Ezekiel, representing the Hadza of the Yaeda Valley, collects the 2019 Equator Prize at New York Ceremony
A prominent member of the Hadza hunter-gatherer community of the Yaeda Valley in Northern Tanzania will be collecting the 2019 Equator Prize at a ceremony in New York today, Tuesday 24thSeptember 2019.
Special Blog by Jo Anderson, Carbon Tanzania Founder and Director
Last week thousands of climate protestors supporting the Global Climate Strike thronged the streets of New York, calling for action on climate change ahead of this week’s UN Climate meeting. On those same streets some people may have been surprised to see a traditionally attired man from the ancient Hadza tribe, complete with bow and arrows, enjoying the sights and sounds of the city. What the activists, who were demanding climate action from world leaders at this week’s Climate Action Summit, would not have known is that this traditional hunter-gatherer himself represents one of the communities around the world who are offering solutions to climate change through their own actions.
The Equator Prize is awarded to indigenous groups by the UNDP Equator Initiative for innovative work in developing nature based solutions to climate change and promoting sustainable development.
This man is Ezekiel Phillipo, a leading member of the Hadza communities of the Yaeda Valley in northern Tanzania who, on Tuesday 24thSeptember 2019, will receive a 2019 Equator Prize on behalf of the Yaeda Valley Project. We at Carbon Tanzania are thrilled for Ezekiel and the entire Hadza tribe – the Equator Prize is awarded to indigenous groups by the UNDP Equator Initiative for innovative work in developing solutions to climate change and promoting sustainable development. The Hadza have been recognized for their Yaeda Valley Project, a forest conservation initiative that has been implemented by the communities in partnership with Carbon Tanzania.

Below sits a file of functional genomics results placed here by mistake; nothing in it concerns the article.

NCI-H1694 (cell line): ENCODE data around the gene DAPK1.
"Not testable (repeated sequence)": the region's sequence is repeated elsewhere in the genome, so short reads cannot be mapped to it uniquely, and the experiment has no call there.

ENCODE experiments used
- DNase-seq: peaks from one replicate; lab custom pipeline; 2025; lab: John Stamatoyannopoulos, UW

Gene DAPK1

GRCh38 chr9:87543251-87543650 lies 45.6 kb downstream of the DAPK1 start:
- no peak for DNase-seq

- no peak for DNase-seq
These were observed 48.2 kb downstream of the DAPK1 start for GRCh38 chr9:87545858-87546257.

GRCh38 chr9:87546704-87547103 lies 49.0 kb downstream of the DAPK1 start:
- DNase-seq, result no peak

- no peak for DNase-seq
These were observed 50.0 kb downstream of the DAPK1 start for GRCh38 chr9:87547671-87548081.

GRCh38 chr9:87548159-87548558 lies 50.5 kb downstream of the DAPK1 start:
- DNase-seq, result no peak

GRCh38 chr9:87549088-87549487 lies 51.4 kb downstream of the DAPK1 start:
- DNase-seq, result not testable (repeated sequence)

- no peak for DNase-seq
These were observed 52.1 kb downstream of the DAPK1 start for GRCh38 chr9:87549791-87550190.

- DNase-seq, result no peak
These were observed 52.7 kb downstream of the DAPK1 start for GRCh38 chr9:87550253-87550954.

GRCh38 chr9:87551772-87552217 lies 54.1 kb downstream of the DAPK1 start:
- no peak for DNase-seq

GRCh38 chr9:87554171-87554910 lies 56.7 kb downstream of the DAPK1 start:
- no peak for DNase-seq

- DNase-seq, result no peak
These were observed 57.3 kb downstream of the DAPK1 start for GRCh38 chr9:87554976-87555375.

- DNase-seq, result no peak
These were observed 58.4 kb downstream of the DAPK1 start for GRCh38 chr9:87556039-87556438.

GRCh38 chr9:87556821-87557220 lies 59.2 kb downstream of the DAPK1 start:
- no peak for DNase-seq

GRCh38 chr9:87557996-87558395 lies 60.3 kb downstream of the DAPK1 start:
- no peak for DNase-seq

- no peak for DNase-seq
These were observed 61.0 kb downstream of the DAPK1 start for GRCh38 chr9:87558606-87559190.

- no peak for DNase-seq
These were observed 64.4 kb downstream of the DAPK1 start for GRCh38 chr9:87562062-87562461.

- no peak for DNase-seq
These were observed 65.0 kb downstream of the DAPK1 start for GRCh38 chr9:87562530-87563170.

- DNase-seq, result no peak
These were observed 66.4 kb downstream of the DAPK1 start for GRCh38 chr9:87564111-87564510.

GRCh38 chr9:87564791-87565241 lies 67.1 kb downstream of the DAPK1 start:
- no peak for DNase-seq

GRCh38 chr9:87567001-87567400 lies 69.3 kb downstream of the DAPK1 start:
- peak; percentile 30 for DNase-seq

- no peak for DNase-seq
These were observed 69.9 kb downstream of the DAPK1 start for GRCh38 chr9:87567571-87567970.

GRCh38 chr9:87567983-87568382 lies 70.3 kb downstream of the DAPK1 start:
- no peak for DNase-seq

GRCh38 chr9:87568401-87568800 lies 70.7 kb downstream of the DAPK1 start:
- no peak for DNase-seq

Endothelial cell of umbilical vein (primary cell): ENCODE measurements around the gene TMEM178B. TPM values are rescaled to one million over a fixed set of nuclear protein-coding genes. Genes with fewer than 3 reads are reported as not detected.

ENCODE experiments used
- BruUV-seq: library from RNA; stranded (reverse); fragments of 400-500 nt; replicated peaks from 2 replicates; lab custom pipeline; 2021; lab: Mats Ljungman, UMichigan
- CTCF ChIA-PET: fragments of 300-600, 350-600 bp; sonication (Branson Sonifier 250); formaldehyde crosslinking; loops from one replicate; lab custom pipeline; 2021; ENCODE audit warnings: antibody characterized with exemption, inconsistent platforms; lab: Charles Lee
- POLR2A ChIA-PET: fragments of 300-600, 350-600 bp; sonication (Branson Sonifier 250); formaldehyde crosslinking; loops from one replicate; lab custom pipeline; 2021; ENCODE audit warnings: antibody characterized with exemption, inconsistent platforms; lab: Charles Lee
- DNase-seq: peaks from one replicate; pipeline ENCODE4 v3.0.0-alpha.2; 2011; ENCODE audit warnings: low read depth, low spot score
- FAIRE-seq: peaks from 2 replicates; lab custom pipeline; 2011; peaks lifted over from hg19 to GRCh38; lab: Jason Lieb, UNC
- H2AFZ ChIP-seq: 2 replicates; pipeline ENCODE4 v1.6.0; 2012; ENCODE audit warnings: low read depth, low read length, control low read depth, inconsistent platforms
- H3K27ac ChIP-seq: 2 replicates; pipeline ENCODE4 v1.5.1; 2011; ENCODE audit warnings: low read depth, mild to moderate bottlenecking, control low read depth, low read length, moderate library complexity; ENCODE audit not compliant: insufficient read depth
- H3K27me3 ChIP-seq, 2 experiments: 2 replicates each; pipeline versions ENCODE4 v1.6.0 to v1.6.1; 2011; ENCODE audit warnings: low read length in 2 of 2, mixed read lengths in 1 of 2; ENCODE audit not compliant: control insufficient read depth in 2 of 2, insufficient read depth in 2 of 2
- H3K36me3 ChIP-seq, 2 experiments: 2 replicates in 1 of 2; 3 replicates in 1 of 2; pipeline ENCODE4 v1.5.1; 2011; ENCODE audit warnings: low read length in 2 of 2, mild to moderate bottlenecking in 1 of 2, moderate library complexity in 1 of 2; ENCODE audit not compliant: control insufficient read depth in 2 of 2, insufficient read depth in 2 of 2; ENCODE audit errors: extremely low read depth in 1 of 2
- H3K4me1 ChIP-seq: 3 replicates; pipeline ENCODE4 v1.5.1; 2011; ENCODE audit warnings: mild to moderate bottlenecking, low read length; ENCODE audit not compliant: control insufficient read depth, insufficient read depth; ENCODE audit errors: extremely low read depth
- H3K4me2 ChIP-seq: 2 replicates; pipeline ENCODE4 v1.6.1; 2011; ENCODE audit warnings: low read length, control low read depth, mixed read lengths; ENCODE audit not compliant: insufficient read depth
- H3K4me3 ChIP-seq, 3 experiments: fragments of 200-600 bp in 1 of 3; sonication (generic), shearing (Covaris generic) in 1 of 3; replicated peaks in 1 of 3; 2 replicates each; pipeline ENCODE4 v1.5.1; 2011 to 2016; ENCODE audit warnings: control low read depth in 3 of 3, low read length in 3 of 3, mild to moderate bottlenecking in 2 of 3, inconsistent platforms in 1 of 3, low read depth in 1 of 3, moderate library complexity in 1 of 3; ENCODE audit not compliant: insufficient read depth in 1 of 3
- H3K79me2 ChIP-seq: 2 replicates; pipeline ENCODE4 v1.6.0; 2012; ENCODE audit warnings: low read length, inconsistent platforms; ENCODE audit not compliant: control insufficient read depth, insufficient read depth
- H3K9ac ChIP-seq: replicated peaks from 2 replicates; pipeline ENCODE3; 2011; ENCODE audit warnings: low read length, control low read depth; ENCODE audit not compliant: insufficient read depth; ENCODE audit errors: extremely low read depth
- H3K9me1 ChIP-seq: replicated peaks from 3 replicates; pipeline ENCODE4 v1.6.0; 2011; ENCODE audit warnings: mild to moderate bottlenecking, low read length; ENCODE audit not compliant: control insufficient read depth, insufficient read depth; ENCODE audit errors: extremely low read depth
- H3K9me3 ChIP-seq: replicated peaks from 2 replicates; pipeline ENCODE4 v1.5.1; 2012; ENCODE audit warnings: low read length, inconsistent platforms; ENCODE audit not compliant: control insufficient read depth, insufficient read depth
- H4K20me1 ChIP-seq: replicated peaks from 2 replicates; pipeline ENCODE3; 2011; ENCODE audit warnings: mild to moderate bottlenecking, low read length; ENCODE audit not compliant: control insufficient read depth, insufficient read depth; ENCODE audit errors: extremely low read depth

The prize is worth US$10,000 to the project and will be presented at the ceremony that is timed to coincide with the 74thSession of the United Nations General Assembly. The winners will join a network of 223 communities from 78 countries that have received the Equator Prize since its inception in 2002.
Ezekiel boarded his first ever flight in Dar es Salaam airport last week, arriving in New York on Friday, after which he has been able to sample life in the United States. He has attended several preliminary sessions organized by the UNDP who oversee the Equator Initiative, and on Sunday 21stSeptember he was a participant in the Forests Day event organized by Carbon Tanzania partners The Nature Conservancy. While the experience is likely to be intense and overwhelming at times for Ezekiel, he will doubtless do a fine job of representing the Yaeda Valley Project, a project that demonstrates how indigenous people can be powerfully effective stewards of natural landscapes, the sustainable management of which, also known as a “nature-based solution”, is now accepted as being a critical component of fighting climate change.
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